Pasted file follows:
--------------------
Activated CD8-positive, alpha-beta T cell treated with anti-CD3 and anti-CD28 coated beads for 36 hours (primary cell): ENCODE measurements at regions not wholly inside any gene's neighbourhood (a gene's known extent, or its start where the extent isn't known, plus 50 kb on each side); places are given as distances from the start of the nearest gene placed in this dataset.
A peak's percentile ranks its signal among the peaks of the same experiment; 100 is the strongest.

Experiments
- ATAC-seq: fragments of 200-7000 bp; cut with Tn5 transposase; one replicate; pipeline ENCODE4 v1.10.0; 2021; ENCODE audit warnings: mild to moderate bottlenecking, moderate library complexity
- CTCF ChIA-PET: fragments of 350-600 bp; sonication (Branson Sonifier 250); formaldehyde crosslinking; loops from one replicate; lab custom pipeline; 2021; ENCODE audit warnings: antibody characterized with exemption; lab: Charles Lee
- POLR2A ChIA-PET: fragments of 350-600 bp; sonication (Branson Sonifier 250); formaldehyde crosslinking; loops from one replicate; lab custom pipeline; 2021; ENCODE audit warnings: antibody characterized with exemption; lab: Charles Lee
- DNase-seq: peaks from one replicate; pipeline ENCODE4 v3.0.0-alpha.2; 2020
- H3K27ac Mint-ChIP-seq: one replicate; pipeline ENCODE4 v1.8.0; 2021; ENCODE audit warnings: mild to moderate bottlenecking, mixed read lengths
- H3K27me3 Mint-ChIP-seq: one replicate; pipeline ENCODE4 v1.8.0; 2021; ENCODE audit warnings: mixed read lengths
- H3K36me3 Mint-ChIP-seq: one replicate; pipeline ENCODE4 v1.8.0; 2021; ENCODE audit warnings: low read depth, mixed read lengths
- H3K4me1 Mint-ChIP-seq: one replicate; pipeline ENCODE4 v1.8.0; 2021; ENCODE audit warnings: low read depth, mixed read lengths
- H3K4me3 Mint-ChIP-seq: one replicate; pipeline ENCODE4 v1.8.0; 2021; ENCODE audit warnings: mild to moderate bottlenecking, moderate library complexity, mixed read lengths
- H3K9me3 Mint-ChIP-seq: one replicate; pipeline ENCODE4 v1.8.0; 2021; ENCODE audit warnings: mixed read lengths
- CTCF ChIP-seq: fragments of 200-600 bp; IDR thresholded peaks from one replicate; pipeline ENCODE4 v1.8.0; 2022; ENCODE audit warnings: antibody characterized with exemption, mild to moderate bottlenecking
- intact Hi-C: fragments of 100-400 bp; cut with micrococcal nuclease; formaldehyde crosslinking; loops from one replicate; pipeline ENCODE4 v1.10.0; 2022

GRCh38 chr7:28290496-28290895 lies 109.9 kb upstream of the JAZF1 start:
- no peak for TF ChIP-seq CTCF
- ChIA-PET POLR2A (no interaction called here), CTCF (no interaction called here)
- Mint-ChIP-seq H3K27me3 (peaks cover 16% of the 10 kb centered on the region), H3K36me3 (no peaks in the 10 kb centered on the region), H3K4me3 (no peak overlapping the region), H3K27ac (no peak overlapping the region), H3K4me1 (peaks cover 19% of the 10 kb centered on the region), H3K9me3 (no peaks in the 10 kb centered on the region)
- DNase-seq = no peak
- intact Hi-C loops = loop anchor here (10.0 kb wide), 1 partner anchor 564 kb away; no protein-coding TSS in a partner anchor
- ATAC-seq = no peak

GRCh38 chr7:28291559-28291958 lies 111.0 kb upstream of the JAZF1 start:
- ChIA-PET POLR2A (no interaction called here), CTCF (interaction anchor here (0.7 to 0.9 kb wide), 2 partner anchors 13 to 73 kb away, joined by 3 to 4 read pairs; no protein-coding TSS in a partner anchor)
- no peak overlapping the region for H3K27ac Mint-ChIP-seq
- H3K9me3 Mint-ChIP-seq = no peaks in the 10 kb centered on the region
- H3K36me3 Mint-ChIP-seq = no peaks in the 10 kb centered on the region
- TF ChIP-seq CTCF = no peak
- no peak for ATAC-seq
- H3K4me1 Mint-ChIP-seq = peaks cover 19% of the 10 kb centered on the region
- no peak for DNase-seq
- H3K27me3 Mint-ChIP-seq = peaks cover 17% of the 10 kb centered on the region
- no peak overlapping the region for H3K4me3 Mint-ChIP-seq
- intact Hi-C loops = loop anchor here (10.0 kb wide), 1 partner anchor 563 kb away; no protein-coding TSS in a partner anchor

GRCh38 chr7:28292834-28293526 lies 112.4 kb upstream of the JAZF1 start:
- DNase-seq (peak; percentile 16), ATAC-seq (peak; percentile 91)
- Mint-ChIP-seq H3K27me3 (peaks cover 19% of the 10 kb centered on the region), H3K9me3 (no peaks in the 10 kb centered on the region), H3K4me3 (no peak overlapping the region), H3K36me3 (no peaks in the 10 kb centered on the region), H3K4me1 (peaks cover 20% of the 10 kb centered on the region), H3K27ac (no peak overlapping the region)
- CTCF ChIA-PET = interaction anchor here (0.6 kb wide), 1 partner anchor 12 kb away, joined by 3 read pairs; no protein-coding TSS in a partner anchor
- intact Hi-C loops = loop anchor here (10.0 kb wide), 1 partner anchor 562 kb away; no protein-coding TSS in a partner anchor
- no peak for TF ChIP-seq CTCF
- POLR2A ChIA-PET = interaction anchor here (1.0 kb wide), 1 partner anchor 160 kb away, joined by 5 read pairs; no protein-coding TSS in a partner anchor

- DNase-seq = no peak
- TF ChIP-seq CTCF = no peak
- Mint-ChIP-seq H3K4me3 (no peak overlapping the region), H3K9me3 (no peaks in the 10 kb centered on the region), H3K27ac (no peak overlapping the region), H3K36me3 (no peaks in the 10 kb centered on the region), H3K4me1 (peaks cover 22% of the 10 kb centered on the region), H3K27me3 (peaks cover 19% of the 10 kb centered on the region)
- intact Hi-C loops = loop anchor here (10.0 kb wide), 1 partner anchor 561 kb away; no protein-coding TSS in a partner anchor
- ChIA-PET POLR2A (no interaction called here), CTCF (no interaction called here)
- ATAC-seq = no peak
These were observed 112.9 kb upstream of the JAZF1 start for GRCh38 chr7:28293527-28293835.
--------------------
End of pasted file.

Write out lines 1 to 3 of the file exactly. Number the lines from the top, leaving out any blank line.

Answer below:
Activated CD8-positive, alpha-beta T cell treated with anti-CD3 and anti-CD28 coated beads for 36 hours (primary cell): ENCODE measurements at regions not wholly inside any gene's neighbourhood (a gene's known extent, or its start where the extent isn't known, plus 50 kb on each side); places are given as distances from the start of the nearest gene placed in this dataset.
A peak's percentile ranks its signal among the peaks of the same experiment; 100 is the strongest.

Experiments